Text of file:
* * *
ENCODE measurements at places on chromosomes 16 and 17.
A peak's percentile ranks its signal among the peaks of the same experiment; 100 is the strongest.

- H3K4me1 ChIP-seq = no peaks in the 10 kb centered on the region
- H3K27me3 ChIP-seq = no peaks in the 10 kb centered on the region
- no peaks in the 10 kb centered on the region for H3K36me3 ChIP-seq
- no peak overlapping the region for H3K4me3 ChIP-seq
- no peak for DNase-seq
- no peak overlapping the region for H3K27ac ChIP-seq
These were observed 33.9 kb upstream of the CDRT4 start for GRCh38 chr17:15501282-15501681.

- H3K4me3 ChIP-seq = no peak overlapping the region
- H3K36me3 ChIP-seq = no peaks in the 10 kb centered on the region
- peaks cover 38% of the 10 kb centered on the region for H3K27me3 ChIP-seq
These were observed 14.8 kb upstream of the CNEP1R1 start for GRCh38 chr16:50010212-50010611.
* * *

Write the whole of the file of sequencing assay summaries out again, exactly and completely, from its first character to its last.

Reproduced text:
ENCODE measurements at places on chromosomes 16 and 17.
A peak's percentile ranks its signal among the peaks of the same experiment; 100 is the strongest.

- H3K4me1 ChIP-seq = no peaks in the 10 kb centered on the region
- H3K27me3 ChIP-seq = no peaks in the 10 kb centered on the region
- no peaks in the 10 kb centered on the region for H3K36me3 ChIP-seq
- no peak overlapping the region for H3K4me3 ChIP-seq
- no peak for DNase-seq
- no peak overlapping the region for H3K27ac ChIP-seq
These were observed 33.9 kb upstream of the CDRT4 start for GRCh38 chr17:15501282-15501681.

- H3K4me3 ChIP-seq = no peak overlapping the region
- H3K36me3 ChIP-seq = no peaks in the 10 kb centered on the region
- peaks cover 38% of the 10 kb centered on the region for H3K27me3 ChIP-seq
These were observed 14.8 kb upstream of the CNEP1R1 start for GRCh38 chr16:50010212-50010611.